The bulk of accommodation for those single people at risk of being homeless is provided by large bodies, but increasing numbers of small local groups are opening accommodation of the hostel or shelter type with varying degrees of social work support. But it is not enough simply to provide accommodation. Those who have no employment require somewhere to go during the day, and a few day- centers have been opened which seek To combine warmth and companionship with work of a therapeutic nature. In some areas local authority social workers and probation officers work closely with voluntary projects, and we as a Government intend to encourage the development of this type of facility.

We must improve co-ordination between all the official and voluntary organizations. We have gone some way in Government. Indeed, I am speaking today on behalf of a number of Departments. In addition, the House will know of the statement by my hon. Friend the Minister for Housing and Construction on Monday, saying that we are calling a series of meetings with Government, local government and voluntary bodies to consider the intended legislation on homelessness responsibilities.

I sympathise with those who feel that the plight of the single homeless is so serious that nothing should stand in the way of giving to the voluntary organizations which work with them as much money as they think necessary. Resources will never, under any Government, be enough to do right away all the things that are needed. Certainly, in the general climate of economy and restraint in which we live today, the disagreeable fact must be faced that choices have to be made between many deserving proposals, and we have to take decisions about priorities. I believe that, without being in any way complacent, we should recognize the level of resources that is being provided. Our policy is to keep going those voluntary initiatives which are most useful and valuable. There is a variety of ways in which Government help is made available to voluntary bodies. The Urban Aid Programme, the Voluntary Services Unit, prison after-care, the Department of Health and Social Security and the Supplementary Benefits Commission are all involved.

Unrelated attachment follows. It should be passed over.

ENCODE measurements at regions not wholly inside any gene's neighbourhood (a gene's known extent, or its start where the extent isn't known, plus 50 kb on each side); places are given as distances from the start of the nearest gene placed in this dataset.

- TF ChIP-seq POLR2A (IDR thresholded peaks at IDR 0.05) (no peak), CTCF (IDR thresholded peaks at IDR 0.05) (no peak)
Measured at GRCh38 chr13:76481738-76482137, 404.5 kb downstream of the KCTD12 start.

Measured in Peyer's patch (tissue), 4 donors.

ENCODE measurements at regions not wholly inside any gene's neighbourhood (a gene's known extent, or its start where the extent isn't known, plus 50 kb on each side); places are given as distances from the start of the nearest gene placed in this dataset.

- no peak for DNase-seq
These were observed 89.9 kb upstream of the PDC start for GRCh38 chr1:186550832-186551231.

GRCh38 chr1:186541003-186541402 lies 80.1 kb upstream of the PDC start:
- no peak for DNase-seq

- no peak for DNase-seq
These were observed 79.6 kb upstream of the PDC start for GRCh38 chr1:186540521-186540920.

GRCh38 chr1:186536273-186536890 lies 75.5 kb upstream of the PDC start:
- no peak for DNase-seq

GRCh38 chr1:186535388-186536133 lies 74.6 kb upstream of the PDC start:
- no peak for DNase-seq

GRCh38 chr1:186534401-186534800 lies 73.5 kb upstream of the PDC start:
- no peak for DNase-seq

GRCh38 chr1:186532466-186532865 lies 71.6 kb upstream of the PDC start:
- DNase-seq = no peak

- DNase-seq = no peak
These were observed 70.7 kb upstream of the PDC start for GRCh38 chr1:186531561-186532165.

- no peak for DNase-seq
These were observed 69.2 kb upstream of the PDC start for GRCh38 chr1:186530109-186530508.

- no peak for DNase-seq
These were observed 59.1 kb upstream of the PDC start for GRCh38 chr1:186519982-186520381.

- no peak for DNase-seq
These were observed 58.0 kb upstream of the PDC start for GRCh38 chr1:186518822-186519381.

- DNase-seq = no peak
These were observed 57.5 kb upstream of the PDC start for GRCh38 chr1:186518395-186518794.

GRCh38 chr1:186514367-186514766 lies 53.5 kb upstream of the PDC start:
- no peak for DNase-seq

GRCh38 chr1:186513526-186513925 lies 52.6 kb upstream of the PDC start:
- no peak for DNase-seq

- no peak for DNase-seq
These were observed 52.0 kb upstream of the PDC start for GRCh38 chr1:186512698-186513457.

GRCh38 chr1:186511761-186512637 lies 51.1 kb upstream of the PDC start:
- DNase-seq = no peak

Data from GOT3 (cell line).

I want to spend two or three minutes on the main theme which runs through all the discussion on homelessness—the need to provide housing of the right sort in the places where people need it. When all is said and done, all of those who are homeless, whether single or not, have a basic need for housing accommodation. For the relatively few, that shelter might have to take the form of institutional care but not for most people.

The impact on the housing market of demographic changes which have led to more than half the households in Britain consisting of only one or two people is only now being appreciated. Attention was drawn to the situation in Department of the Environment Circular 24/75. A large part of our housing problems is due to the mis- match between the present housing stock and the nature of the needs and demands that the families and people of today are making on it. We see single people not in isolation but as part of this complex of supply and demand, while recognizing what I think will be common ground, which they have not in the past, had sufficient place in housing policy.